Blog Carnivals: can they pimp a pillar post?

carnivalOne thing that annoys me about blogging is how ridiculously update-centric it is. It makes sense if you have a breaking news blog with heaps of daily readers, but most of us don’t.   So why are people only interested in one’s latest posting?  I’d like to get a little more bloggerific juice out of an article I spent several hours writing and a lifetime accumulating the knowledge for  than just a couple of comments the first day it comes out.     I’d also prefer to move away from linkbait such as Eleven Signs that your blog sucks. I know my Entrecard droppers liked that one, but I want to write more serious and technically focused articles that will never be popular in the general blogosphere.

Shouldn’t a solid technical “pillar” post be just as good now as it was when it was posted four months ago? Such an article might stand a chance in its narrow niche if they ever found it, and therein lies the rub!     Pillar posts are designed for direct search engine traffic,  but if you’re not one of the big boys with mega-PR already , your “pillar post” will be pushed down  into last week’s stale news heap before it has a chance to generate any back links.  How do you get your pillar post on an upward, rather than go-nowhere trajectory?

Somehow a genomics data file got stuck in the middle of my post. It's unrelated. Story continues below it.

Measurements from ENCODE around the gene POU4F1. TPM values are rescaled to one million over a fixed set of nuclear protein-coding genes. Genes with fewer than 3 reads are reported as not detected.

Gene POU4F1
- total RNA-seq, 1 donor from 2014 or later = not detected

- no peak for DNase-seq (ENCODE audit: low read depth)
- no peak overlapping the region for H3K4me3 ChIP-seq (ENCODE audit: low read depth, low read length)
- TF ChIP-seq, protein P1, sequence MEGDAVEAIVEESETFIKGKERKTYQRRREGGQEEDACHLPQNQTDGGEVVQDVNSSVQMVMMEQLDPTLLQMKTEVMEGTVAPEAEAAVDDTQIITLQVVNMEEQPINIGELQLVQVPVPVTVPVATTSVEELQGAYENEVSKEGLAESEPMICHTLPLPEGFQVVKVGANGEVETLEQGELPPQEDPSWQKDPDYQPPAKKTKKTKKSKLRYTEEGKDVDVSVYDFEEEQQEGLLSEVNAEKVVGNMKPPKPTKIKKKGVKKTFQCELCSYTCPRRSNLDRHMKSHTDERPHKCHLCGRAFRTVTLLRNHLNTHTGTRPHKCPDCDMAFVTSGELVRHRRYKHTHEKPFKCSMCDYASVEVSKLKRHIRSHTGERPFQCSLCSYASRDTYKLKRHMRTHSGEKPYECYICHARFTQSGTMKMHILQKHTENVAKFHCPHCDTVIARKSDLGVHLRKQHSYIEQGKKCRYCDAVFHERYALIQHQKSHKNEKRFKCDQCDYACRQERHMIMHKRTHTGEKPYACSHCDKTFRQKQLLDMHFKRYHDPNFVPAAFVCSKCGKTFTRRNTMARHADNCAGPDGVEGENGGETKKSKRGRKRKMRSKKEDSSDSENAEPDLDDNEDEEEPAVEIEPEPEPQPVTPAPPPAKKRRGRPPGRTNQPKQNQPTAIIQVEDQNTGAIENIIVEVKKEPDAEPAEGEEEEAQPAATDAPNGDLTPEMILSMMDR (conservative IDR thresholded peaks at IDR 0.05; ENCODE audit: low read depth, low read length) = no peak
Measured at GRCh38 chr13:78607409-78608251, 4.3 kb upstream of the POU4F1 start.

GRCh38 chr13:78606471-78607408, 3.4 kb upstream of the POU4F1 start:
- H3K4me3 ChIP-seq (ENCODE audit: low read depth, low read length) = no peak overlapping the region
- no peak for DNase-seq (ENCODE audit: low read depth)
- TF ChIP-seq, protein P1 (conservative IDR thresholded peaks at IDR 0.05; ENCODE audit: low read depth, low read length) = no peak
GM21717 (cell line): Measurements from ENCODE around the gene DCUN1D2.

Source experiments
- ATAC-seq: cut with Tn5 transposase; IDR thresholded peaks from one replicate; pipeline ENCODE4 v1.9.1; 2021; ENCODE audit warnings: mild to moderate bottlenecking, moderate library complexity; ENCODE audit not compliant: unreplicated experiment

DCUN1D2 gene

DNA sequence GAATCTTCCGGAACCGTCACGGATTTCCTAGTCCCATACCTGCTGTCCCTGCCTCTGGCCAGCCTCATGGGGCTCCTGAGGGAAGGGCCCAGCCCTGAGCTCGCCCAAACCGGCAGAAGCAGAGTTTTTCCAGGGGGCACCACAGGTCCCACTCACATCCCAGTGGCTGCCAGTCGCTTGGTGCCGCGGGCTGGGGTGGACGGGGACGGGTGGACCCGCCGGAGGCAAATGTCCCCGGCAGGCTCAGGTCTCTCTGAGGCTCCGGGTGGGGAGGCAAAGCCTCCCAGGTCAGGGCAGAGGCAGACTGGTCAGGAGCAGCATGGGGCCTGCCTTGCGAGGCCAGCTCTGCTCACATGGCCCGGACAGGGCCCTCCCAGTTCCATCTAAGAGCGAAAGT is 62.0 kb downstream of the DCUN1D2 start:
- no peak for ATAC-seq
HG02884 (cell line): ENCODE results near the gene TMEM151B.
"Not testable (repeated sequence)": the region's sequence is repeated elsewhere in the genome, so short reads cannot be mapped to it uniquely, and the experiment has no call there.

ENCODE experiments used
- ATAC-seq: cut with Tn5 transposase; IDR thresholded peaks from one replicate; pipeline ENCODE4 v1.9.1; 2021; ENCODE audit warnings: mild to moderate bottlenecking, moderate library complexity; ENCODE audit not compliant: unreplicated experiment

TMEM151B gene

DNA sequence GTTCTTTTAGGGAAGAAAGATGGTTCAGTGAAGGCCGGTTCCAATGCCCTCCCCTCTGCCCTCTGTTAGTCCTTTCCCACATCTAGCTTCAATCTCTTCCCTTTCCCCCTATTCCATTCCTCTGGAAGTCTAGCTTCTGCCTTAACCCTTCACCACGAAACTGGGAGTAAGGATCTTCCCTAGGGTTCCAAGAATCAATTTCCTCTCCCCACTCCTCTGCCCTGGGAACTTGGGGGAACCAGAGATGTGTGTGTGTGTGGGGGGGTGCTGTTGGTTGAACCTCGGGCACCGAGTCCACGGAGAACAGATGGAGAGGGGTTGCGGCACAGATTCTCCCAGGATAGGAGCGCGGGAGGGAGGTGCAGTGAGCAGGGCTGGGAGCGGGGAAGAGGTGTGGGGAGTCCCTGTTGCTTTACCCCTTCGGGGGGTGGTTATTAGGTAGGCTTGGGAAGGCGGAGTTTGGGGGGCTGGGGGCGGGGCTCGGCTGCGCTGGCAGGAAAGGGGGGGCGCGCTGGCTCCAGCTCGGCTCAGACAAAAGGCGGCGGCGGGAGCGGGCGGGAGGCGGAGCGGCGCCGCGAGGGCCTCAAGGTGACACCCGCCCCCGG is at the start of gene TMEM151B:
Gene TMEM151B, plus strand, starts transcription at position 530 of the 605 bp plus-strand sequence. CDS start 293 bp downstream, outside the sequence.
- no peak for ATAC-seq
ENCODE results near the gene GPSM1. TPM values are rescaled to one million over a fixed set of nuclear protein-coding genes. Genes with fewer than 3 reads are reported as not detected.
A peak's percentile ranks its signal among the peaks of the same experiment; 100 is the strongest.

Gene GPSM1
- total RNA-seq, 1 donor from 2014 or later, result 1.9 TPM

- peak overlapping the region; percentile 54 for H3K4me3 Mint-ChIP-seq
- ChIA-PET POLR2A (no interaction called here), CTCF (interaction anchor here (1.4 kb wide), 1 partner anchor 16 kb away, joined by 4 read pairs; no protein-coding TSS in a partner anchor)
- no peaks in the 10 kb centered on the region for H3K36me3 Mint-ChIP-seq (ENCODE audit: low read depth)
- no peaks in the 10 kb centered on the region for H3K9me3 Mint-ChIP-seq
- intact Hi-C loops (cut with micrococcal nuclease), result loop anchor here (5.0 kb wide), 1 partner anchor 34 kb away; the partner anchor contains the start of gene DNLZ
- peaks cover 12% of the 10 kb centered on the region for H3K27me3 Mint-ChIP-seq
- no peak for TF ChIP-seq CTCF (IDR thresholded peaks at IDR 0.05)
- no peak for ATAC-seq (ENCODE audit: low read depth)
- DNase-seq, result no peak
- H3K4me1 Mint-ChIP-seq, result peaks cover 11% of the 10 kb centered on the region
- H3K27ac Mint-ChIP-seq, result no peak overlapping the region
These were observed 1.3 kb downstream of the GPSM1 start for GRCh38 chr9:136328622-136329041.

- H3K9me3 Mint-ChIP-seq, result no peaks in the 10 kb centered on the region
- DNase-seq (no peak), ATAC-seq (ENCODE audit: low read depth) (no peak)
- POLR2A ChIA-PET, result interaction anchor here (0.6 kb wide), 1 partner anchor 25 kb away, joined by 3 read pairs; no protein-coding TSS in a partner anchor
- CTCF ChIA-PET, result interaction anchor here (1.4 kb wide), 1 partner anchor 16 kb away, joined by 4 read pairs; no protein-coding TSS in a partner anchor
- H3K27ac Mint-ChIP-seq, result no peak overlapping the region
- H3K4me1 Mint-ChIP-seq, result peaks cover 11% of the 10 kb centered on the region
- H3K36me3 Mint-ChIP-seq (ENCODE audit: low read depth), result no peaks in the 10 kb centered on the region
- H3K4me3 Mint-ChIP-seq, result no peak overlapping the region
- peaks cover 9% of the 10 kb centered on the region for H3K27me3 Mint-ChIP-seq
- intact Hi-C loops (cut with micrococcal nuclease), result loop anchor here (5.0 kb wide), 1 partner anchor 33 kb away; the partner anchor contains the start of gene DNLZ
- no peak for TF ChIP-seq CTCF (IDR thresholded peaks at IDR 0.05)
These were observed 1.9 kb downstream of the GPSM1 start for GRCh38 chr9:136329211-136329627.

To  address these issues we have blog carnivals, and I decided to experiment. A blog carnival is a special post on a narrow topic consisting of nothing but summaries and links to external posts on that topic.   A blog carnival aggregator such as collects these links on behalf of the carnival host until the issue date.   If you ask for a link on a carnival, it’s only fair that you link back to the carnival.   For maximum results, it seems to me you should time your carnival link post to be published synchronously with the blog carnival issue containing your link.

OK Here goes! My first credit card security post is a very solid post that needs more reads. It is not going to make you widdle your Calvin Kleins laughing or titillate your fantasies about Angelina Jolie but it very well could prevent your identity being stolen. So I found a carnival focused on information security and submitted my link. This carnival is scheduled to release new issue on July first, so (assuming they accept my link) that’s when I will release this post. And then I’ll check the results to see if it did anything for me, and let you know.   Heck I might even try hosting my own carnival, who knows?

2 comments to Blog Carnivals: can they pimp a pillar post?

  • admin

    Oh the IRONY! When I first posted THIS POST, it was slow to take off, but is now one of my top performers overall, (even though nobody comments on it!) The post I was attempting to pimp, and the one I put in the blog carnival and linked to here is “meh”. That tells me that people who read THIS POST don’t even click through to it. And the carnival isn’t sending traffic to it either. Of course it’s a security blog carnival. Just proves the old saying: “No one cares about security.”

    Hmmmm…. and as for blog carnivals, perhaps people would rather read about them than actually go to one?

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